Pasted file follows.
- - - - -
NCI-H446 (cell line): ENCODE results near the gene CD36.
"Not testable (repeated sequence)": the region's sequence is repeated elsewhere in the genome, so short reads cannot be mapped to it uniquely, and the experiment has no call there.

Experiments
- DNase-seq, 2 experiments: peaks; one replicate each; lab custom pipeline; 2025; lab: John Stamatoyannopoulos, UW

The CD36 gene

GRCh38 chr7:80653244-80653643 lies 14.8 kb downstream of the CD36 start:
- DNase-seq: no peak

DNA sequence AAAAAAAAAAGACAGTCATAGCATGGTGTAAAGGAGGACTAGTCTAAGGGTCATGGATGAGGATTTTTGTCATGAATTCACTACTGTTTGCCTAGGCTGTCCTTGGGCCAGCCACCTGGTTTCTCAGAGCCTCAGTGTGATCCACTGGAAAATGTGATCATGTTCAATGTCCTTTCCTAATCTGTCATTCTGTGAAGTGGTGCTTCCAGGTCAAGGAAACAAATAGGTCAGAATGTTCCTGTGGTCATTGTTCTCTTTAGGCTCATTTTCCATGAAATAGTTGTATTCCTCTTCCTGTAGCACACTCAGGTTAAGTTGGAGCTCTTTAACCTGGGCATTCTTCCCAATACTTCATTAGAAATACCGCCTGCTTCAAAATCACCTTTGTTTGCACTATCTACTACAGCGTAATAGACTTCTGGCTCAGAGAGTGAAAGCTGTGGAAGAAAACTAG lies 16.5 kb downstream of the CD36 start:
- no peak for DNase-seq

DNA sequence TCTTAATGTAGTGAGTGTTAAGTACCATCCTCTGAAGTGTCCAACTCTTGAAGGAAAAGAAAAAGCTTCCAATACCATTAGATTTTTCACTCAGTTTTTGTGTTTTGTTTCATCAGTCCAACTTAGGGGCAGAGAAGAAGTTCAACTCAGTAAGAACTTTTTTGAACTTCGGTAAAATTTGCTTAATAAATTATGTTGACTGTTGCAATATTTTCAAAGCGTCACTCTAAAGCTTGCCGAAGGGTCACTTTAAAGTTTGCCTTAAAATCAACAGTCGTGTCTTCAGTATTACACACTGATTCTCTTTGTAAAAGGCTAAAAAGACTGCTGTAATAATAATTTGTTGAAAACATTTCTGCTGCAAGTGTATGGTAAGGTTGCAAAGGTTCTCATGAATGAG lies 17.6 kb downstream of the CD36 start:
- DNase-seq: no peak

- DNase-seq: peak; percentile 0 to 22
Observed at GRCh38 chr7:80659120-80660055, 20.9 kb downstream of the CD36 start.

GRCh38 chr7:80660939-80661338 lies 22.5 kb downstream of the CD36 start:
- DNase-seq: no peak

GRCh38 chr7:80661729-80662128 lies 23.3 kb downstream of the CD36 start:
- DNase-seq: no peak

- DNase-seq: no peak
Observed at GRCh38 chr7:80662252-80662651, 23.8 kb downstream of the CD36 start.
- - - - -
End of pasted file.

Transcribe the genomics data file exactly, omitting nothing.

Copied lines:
NCI-H446 (cell line): ENCODE results near the gene CD36.
"Not testable (repeated sequence)": the region's sequence is repeated elsewhere in the genome, so short reads cannot be mapped to it uniquely, and the experiment has no call there.

Experiments
- DNase-seq, 2 experiments: peaks; one replicate each; lab custom pipeline; 2025; lab: John Stamatoyannopoulos, UW

The CD36 gene

GRCh38 chr7:80653244-80653643 lies 14.8 kb downstream of the CD36 start:
- DNase-seq: no peak

DNA sequence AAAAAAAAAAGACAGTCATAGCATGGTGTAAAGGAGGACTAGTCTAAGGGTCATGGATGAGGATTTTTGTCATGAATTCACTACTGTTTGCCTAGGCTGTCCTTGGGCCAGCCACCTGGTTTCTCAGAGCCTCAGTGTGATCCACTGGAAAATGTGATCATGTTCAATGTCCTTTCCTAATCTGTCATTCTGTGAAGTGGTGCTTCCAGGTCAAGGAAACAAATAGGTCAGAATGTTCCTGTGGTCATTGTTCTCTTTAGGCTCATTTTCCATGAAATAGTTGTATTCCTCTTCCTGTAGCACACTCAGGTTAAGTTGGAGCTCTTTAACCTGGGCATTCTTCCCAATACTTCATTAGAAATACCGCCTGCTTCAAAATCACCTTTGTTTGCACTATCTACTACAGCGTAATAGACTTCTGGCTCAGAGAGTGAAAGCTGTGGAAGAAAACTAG lies 16.5 kb downstream of the CD36 start:
- no peak for DNase-seq

DNA sequence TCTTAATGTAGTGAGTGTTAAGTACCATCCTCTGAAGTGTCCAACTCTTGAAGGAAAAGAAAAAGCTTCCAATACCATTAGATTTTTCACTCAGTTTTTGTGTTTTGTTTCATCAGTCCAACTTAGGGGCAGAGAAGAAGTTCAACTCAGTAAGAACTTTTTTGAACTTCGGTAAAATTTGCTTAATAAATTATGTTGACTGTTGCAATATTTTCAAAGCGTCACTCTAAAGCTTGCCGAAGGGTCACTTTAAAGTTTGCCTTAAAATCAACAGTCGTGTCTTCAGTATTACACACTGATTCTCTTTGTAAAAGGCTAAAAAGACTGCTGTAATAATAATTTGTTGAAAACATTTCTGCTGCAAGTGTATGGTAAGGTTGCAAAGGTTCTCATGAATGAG lies 17.6 kb downstream of the CD36 start:
- DNase-seq: no peak

- DNase-seq: peak; percentile 0 to 22
Observed at GRCh38 chr7:80659120-80660055, 20.9 kb downstream of the CD36 start.

GRCh38 chr7:80660939-80661338 lies 22.5 kb downstream of the CD36 start:
- DNase-seq: no peak

GRCh38 chr7:80661729-80662128 lies 23.3 kb downstream of the CD36 start:
- DNase-seq: no peak

- DNase-seq: no peak
Observed at GRCh38 chr7:80662252-80662651, 23.8 kb downstream of the CD36 start.